Investors remain too optimistic about the timing of a U.S. Federal Reserve interest-rate cut, according to RBC Capital Markets strategists, who see the risk of an eight per cent slump in U.S. stocks if easing fails to materialize this year.

The team led by Lori Calvasina laid out three year-end scenarios for the S&P 500 Index based on expected corporate earnings, and the outlook for inflation and interest rates.

The benchmark index could drop to 4,900 points if the Fed holds rates at current levels, inflation proves stickier than expected and the 10-year Treasury yield remains below five per cent, the strategists wrote in a note. They also see corporate earnings rising less than the average analysts’ forecast.

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If the central bank were to cut rates as expected, but earnings came in below projections, the S&P 500 would trade around 5,100 points — about five per cent lower than current levels, Calvasina said. And the third — bearish — scenario sees the benchmark slumping almost 16 per cent if stubborn inflation results in Fed rate hikes.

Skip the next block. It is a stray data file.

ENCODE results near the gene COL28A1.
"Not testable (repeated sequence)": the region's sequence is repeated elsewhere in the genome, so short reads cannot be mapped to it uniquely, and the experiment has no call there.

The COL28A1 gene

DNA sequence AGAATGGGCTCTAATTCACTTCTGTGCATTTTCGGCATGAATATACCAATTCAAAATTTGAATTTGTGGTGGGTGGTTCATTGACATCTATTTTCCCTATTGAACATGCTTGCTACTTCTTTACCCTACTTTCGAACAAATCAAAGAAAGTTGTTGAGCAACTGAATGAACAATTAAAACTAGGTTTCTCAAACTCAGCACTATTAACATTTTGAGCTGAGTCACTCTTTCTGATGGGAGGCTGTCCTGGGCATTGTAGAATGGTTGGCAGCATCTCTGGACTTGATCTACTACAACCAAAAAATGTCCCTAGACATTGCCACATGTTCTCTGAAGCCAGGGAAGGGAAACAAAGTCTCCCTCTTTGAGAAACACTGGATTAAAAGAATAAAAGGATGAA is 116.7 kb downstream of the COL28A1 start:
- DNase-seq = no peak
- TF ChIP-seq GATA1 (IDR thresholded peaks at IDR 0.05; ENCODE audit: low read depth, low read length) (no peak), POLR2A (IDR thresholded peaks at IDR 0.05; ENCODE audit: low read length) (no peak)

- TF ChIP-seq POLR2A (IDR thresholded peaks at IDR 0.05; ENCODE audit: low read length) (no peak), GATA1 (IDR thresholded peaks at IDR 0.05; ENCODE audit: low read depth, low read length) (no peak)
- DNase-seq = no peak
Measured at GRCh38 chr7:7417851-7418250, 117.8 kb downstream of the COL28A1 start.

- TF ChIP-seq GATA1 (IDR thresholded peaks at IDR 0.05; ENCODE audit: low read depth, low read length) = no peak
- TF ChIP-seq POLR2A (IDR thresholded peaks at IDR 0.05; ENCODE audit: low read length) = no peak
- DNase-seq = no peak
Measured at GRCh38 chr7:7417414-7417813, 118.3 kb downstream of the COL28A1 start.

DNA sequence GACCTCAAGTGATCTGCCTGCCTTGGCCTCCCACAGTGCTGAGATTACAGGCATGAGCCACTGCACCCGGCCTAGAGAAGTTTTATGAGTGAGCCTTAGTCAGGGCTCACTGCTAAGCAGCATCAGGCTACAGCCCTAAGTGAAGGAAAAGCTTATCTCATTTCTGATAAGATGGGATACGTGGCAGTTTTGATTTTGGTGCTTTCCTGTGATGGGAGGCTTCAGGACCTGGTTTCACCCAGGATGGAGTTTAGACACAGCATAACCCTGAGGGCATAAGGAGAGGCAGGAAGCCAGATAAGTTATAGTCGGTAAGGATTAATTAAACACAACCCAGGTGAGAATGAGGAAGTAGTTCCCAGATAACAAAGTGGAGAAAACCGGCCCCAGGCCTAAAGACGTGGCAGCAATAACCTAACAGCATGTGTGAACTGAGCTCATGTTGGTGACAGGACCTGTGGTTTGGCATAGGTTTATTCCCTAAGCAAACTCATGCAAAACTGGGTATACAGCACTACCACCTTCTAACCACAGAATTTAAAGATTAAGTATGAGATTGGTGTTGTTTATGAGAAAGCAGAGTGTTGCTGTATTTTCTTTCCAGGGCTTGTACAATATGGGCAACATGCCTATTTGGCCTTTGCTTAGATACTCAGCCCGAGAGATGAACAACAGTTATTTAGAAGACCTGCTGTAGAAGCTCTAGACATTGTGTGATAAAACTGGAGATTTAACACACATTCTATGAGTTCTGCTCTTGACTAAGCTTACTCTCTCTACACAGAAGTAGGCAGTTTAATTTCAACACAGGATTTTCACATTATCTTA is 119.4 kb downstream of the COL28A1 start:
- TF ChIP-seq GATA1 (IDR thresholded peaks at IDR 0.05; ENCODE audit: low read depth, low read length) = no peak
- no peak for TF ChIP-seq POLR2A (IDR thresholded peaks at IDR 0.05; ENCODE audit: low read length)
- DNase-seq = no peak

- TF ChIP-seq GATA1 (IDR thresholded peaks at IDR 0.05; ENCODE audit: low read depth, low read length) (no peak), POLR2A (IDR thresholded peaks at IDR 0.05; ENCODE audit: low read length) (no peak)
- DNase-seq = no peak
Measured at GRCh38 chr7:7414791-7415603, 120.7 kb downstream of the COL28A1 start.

U.S. stocks have scaled record highs this year on bets that inflation will ease fast enough for the central bank to reduce interest rates. However, the rally appears to have stalled as recent data showed a hot labour market. 

Investors are now only pricing in one full rate reduction by December, according to swaps data, but even that projection is too optimistic, Calvasina said. And with signs of pressure on low-income consumers fanning concerns about economic growth, “there is some modest downside risk to the U.S. equity market if the Fed does nothing this year and inflation is stickier than expected.”